It’s clear that underneath the magical elements here, there is an all-too-common family drama. The father had a grand vision of how he wanted his children’s lives to be, and pushed them mercilessly, disregarding their needs, or their individual natures. It could be argued, as Bracamonte and many domineering fathers would, that there is love in attempting to drive his children to their limits, to achieve their potential and the vision that he has seen for them and for the family. Ultimately it is simply selfishness though. There is no love for the children here, more a love for an abstract ideal, an intellectual goal with children used as pawns to achieve it. Understandably Bracamonte’s tyrannical child rearing methods have utterly failed, driving Dolores completely away from the practice and turning Junior into a messed up, angry, abusive monster, equally if not more callous than his father.

When Junior finally arrives at the room, looking for all the world like a young Jeffery Tambor, he mentions that he ran into a man with a shitty suit on the way, trying mail some envelopes. Dolores’s face says all we need to know about the likely fate of poor Brandon, who on balance may have considered a light choking getting off easy.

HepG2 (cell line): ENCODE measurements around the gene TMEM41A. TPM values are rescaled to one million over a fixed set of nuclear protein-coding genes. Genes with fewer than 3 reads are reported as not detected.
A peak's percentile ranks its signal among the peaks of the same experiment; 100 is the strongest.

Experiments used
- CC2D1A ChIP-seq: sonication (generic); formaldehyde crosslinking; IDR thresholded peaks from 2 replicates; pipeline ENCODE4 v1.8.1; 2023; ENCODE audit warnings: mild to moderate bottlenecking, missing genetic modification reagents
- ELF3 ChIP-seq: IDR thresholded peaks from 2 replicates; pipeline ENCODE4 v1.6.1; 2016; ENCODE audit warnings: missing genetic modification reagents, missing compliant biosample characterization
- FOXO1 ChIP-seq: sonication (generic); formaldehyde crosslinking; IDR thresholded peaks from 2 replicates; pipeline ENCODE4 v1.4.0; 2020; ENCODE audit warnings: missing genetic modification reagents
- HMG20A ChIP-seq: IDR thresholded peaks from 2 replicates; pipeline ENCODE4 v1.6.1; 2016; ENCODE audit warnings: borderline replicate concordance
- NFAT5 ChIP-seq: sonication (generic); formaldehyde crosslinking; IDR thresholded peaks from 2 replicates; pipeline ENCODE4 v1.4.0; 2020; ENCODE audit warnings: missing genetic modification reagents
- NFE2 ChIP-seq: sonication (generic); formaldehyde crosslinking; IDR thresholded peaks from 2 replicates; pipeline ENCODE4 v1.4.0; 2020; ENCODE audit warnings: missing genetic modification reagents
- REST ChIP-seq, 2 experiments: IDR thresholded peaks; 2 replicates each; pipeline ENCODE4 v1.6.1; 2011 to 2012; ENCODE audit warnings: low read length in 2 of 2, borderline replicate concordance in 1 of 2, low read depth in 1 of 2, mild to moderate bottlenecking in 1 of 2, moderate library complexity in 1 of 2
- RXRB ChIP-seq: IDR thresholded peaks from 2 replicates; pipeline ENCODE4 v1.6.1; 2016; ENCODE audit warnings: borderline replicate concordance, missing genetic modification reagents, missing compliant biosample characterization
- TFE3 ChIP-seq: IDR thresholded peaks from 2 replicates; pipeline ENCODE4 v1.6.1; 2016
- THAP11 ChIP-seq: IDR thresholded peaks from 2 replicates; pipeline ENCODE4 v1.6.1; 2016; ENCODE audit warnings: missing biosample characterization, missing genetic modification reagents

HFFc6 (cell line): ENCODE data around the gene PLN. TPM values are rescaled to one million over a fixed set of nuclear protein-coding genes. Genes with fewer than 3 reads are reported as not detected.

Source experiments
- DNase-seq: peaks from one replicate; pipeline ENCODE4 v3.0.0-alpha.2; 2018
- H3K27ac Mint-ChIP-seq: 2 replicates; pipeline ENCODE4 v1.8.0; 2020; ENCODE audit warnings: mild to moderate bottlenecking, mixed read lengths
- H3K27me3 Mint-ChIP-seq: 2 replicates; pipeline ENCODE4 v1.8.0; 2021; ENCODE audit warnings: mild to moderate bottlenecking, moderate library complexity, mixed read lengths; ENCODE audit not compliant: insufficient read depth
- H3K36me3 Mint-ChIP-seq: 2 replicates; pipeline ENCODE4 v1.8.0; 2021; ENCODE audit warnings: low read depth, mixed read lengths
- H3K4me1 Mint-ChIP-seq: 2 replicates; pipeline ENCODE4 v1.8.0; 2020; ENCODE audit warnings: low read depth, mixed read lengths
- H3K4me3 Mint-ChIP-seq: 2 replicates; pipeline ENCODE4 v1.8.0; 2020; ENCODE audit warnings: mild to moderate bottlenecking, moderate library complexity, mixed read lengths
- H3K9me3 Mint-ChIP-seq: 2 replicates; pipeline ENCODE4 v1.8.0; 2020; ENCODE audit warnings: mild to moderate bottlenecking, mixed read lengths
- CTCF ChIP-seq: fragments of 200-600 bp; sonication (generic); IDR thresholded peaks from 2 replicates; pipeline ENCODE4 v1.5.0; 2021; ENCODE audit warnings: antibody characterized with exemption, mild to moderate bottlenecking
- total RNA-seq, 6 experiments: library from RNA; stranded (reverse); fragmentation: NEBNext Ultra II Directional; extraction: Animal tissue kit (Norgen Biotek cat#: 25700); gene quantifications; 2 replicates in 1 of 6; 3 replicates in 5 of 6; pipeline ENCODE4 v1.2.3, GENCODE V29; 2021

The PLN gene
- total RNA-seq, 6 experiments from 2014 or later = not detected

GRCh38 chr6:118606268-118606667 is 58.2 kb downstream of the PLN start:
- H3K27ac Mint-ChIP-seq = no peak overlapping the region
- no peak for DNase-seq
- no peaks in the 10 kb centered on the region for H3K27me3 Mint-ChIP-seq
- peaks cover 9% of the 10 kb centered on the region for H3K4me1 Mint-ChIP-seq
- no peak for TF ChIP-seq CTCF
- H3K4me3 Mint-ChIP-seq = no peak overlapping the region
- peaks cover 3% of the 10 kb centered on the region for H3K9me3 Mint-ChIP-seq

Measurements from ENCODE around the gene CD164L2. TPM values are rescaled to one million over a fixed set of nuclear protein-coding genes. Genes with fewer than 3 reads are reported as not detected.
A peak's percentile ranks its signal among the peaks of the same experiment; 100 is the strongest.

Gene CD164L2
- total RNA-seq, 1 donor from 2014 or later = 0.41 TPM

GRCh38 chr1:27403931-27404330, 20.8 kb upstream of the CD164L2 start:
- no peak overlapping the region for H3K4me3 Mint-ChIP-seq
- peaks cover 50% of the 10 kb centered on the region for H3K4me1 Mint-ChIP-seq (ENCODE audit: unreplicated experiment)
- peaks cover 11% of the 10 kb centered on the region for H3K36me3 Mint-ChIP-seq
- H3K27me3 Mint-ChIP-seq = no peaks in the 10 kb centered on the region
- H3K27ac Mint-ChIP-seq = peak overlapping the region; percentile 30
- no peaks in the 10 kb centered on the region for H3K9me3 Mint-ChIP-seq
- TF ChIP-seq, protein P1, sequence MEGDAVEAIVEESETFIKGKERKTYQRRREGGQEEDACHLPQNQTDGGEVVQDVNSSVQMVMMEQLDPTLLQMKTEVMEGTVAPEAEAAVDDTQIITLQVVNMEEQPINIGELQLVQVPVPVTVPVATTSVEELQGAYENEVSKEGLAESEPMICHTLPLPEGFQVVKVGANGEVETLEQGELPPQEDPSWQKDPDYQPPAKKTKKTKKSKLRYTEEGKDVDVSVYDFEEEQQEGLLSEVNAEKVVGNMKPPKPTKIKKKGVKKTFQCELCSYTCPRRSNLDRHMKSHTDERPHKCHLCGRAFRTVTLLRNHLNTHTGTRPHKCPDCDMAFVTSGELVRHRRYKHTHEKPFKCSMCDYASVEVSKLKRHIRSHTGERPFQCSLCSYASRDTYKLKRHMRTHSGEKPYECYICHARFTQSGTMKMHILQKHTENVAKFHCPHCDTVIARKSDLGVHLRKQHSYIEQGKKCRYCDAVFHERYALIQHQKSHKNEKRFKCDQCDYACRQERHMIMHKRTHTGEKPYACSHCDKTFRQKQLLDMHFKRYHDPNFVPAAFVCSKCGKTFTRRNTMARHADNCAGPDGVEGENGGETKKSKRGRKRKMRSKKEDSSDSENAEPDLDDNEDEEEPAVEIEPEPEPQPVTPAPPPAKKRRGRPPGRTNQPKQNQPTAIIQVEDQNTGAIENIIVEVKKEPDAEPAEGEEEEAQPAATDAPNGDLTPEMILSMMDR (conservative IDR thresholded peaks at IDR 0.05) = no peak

He reveals to Dolores that Bracamonte wanted her to kill him, which she hadn’t realised, being a little slow on the uptake. Junior chastises her for forgetting that it is written in the Great Book of the Law that Bracamonte cannot kill himself, and that someone else has to do it. Dolores is who Bracamonte has chosen. He is making one last effort to get her to take on the family business, by partaking in ending his life. He cannot die naturally either, as he says, his soul won’t enter its orbit.

The brother continues to whine menacingly, like a cartoon villain who can’t stop talking about his own genius, but amidst his prattling does reveal that when Dolores used to go to her father to tell on her brother, Bracamonte would always believe her, so perhaps he wasn’t as neglectful as she has believed. The mention here of Dolores going to her father once their mother wasn’t there anymore is the sole reference to the mother aside from the ending, and this is perhaps where the story is lacking somewhat. We’re not given any indication of the role the mother played in their childhood, or in Bracamonte’s role in driving Junior to hatred and anger. Were the children’s lives better before she left (died?). Was the mother’s death perhaps a trigger for Bracamonte’s insane drive to push the children towards his goal for the family? We can guess perhaps, but it seems that a few more hints here and there would enrich the story a lot.